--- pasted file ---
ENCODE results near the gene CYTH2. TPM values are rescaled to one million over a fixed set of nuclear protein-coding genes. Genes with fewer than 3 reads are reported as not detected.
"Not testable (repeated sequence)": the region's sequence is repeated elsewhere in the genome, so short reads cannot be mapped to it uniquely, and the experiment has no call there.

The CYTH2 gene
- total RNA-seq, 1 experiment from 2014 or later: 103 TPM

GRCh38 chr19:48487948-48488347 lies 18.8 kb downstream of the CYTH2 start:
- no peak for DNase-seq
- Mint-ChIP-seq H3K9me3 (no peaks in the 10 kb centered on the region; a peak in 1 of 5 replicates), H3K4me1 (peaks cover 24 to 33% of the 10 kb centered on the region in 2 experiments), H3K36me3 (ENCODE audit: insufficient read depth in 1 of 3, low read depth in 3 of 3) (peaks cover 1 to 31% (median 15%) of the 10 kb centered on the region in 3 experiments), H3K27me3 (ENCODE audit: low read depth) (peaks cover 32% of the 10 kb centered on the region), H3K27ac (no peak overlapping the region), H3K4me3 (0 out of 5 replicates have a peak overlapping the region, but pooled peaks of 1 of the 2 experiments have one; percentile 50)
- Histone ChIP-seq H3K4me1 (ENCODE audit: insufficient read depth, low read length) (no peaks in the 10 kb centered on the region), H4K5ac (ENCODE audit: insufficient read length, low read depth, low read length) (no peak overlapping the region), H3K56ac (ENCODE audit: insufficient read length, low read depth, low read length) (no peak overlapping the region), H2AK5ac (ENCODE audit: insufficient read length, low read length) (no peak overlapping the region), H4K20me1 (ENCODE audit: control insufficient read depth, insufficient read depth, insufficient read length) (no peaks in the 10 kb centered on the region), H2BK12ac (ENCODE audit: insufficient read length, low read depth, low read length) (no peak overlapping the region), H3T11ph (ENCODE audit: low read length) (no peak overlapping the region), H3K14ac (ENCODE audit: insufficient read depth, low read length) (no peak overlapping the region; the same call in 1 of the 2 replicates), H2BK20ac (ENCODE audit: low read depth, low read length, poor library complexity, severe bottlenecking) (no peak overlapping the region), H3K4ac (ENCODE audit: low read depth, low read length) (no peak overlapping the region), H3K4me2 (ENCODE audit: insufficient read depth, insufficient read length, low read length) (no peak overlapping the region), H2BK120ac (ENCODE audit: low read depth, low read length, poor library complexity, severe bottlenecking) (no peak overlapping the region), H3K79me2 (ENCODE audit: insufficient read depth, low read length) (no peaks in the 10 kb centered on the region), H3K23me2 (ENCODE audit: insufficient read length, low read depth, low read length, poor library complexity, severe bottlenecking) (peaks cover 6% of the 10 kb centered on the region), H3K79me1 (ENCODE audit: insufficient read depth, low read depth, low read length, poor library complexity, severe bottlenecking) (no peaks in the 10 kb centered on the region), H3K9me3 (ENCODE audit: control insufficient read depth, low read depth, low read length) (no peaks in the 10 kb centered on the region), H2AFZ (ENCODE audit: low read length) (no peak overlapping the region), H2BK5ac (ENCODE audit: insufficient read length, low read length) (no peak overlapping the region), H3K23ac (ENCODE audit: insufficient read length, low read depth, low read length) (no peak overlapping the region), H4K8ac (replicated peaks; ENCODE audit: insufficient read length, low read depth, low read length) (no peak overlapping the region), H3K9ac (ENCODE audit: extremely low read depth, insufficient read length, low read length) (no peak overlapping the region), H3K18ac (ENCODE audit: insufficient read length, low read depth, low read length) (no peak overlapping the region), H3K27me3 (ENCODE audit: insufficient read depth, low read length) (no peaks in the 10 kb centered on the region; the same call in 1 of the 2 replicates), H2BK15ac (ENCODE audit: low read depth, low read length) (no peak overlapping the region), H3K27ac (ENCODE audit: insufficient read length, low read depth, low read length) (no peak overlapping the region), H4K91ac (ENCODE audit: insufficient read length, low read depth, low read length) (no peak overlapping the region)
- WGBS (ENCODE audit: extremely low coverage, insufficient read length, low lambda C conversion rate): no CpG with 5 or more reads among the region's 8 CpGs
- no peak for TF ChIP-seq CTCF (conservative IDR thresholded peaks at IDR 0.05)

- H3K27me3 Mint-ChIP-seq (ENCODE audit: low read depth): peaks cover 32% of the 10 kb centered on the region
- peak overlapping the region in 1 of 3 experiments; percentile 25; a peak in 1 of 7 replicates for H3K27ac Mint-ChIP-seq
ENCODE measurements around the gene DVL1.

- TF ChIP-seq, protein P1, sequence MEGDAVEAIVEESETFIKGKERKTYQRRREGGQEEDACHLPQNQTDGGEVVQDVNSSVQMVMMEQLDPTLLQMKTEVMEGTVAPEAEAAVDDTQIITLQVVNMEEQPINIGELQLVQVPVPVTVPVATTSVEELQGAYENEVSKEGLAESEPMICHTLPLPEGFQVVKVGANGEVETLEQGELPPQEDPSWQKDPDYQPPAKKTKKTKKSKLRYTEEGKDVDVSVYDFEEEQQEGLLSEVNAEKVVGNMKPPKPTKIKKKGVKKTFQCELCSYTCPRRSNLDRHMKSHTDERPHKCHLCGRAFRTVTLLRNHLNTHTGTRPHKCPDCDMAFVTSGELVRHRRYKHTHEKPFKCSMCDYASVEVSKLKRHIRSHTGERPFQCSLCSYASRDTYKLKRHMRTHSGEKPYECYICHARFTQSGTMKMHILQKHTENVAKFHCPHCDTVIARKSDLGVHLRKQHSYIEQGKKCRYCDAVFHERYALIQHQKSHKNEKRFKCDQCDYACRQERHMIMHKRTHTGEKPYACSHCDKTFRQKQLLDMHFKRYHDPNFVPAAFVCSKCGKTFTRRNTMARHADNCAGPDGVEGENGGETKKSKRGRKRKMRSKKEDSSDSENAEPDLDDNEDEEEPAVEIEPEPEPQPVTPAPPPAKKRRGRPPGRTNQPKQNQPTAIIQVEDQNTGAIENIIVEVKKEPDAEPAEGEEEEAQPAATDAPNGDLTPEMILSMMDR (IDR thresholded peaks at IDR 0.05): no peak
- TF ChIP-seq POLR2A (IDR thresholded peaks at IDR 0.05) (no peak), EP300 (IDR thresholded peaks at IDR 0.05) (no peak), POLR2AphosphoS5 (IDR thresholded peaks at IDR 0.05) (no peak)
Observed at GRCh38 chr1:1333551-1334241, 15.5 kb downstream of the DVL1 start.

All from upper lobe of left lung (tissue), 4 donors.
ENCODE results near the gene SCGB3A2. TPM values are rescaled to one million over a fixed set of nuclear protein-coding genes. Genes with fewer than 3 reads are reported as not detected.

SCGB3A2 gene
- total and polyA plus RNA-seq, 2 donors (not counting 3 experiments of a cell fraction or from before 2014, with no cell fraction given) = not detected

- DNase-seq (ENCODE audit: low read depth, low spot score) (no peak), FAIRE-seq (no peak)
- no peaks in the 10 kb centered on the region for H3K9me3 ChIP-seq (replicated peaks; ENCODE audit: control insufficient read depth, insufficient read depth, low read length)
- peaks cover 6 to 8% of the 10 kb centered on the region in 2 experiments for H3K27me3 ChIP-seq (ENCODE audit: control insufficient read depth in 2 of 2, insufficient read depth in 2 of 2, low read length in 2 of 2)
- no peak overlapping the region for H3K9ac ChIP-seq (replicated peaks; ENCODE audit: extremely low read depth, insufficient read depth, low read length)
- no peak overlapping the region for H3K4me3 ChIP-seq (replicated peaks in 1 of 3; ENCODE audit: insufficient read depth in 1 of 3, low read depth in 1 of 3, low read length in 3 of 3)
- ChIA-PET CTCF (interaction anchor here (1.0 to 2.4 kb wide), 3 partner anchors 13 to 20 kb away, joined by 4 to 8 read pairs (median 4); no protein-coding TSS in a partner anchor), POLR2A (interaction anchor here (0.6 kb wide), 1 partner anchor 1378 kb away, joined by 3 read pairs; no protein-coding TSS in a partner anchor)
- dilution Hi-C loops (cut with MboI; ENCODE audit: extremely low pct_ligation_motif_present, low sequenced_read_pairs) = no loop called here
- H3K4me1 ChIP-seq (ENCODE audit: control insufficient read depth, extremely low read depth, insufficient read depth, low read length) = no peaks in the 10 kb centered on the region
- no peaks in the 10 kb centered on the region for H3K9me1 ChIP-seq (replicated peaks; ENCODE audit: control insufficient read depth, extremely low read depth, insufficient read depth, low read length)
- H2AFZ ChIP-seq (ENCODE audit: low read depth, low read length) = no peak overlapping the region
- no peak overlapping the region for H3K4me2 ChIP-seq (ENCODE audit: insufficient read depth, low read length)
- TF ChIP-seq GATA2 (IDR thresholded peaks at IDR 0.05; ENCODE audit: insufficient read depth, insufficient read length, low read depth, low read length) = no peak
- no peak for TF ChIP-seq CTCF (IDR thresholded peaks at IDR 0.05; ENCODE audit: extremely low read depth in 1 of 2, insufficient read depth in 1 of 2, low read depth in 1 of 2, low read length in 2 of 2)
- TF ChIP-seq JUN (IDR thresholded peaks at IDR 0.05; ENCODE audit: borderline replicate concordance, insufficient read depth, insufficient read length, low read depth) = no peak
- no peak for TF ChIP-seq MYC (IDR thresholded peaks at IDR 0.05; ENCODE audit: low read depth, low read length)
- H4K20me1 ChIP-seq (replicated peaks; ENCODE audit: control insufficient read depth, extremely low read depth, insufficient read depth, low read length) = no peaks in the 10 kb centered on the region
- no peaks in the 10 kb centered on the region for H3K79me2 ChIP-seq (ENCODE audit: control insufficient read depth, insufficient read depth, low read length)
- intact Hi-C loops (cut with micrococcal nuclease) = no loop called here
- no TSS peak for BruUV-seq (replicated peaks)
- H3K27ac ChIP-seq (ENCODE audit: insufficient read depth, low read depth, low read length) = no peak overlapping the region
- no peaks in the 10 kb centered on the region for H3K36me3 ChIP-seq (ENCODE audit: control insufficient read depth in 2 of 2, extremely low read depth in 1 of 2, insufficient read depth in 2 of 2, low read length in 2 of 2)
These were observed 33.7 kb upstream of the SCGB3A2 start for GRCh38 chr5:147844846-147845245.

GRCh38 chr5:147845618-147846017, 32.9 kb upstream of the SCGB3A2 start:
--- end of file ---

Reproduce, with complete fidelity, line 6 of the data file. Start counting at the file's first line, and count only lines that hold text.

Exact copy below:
- no peak for DNase-seq